Having the Cojones To Say No
By Mary Aviles
Two recent articles in the New York Times business section got me thinking about the importance of saying NO.
The first article was about children’s toy manufacturer Melissa & Doug. The focus of the article was on the company’s intentional avoidance of digital- or character-based growth opportunities. As one of their founders put it, “That would be selling out.” As both a consultant and a consumer, it warms my heart to hear that! I love it when I hear about a brand sticking to their guns, because that implies intentionality and discipline. It signals that their focus is on the long term and that they care how their consumers perceive them. The article also cites a key consumer insight, which reflects my own perception of the Melissa & Doug brand: a consumer said, “she bought [their toys]…as a good-for-you plaything, akin to buying healthy, organic food.” What a rich verbatim! I wonder if they’ve quantified that sentiment and factored it into their marketing strategy?
Still, there have been other growth opportunities to which they didn’t say no. As the article points out, Melissa & Doug made a conscious decision to shift their distribution base from mostly boutique toy stores to a much larger presence in the big toy store chains. This was a major change for the brand and did impact their position. Though, I suspect internally survival influenced this move such that they adjusted their position to embrace the changing distribution landscape. Boutiques were struggling and closing and purchases from Amazon and Toys ‘R Us were rising. This change in position, while likely resulting in a major perception change (probably negative) among distribution partners, was likely mostly appreciated by consumers who now had much better access and exposure to the company’s toys (and prices were probably lower as well).
The other aspect of Melissa & Doug’s position that appeals to me is their reliance on observation. Apparently, one of their “hottest items is a set of [grocery] cans,” a product which was developed when Mrs. Bernstein noticed them missing from available pretend grocery goods. As parents of six children, they have ample in-home opportunities to observe children at play. In fact one of their other product ideas—a line of sand baking toys—evolved out of watching her own children pretending to bake in the sand using old spice jars. While some in the industry have suggested that Melissa & Doug are not innovative (a slight which understandably bothers Mrs. Bernstein) I would argue that this observation-based product development is highly innovative.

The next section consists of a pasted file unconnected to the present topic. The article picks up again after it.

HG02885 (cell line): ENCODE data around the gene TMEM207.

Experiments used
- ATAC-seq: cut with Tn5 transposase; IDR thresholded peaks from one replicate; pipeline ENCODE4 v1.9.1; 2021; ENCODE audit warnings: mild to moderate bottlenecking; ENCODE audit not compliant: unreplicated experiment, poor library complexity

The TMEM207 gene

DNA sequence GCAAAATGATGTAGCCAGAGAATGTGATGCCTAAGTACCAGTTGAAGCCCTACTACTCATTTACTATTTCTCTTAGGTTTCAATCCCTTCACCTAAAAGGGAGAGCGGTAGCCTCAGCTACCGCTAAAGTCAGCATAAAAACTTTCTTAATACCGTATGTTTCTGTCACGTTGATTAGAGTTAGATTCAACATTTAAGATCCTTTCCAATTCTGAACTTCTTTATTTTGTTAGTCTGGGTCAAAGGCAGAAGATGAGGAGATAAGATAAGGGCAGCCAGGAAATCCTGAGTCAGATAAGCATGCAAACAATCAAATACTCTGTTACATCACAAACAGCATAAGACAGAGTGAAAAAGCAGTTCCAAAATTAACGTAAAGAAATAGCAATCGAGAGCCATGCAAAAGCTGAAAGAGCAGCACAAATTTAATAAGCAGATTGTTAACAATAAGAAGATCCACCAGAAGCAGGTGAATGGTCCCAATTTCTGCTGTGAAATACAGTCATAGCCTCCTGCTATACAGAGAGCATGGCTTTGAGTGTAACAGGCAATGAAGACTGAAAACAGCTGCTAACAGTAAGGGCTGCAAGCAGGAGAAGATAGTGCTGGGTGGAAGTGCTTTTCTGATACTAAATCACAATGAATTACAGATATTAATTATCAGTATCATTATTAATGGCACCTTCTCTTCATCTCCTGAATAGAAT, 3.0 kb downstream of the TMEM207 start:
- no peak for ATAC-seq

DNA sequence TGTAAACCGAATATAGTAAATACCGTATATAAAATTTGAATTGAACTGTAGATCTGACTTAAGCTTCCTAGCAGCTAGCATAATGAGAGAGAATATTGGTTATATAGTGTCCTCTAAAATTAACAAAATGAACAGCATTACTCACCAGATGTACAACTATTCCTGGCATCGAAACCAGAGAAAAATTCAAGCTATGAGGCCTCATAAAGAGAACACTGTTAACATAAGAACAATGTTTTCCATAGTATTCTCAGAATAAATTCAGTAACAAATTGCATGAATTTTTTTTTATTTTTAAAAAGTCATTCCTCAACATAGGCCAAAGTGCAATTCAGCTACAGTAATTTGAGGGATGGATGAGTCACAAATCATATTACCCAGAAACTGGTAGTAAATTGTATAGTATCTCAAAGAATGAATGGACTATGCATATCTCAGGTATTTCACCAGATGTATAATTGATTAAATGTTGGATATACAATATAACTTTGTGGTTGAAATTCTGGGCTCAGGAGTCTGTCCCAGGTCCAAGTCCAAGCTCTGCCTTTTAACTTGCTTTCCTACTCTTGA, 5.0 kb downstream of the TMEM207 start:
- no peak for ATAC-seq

The second piece that caught my attention concerned Universal Studios’ release of a V.I.P. Ticket, which includes “valet parking, breakfast in a luxury lounge, special access to Universal’s back lot, unlimited line-skipping and a fancy lunch.” This was juxtaposed with nearby competitor Disney, which “still serves up its roller coasters the old-fashioned way—one rank for everyone, white collar next to blue…” Universal maintains that their V.I.P. offering was based on consumer feedback. And, from where they’re standing, the move is a win-win in that it allows them to rollout a new revenue stream at no cost. But, I wonder as awareness of this offering grows, if they won’t end up alienating their larger customer base. And, I fervently hope Disney continues to be “fearful of puncturing its utopian image” and avoids following suit. The Disney brand is a far different beast than the Universal Studios brand. I’m not even sure I could articulate a firm Universal Studios brand attribute (more geared toward older kids than Disney?). And, I’m not sure how you could look the Walt Disney-holding-Mikey Mouse’s-hand statue in the eye if you rolled out this package there.
We spend a lot of time counseling clients to take a position. The purpose of this critical marketing activity is to help them figure out what they are/want to be. It’s imperative to know what you are, but it’s just as important to then know what you are not. Your position is like your conscience, your guide; your own Jiminy Cricket. Once you’ve established your position and taken it out into the world, every single action must be run through the filter of that position to get the thumbs up or thumbs down. If it gets the thumbs down you either have to scrap the action or revise the position. Those are your only two choices.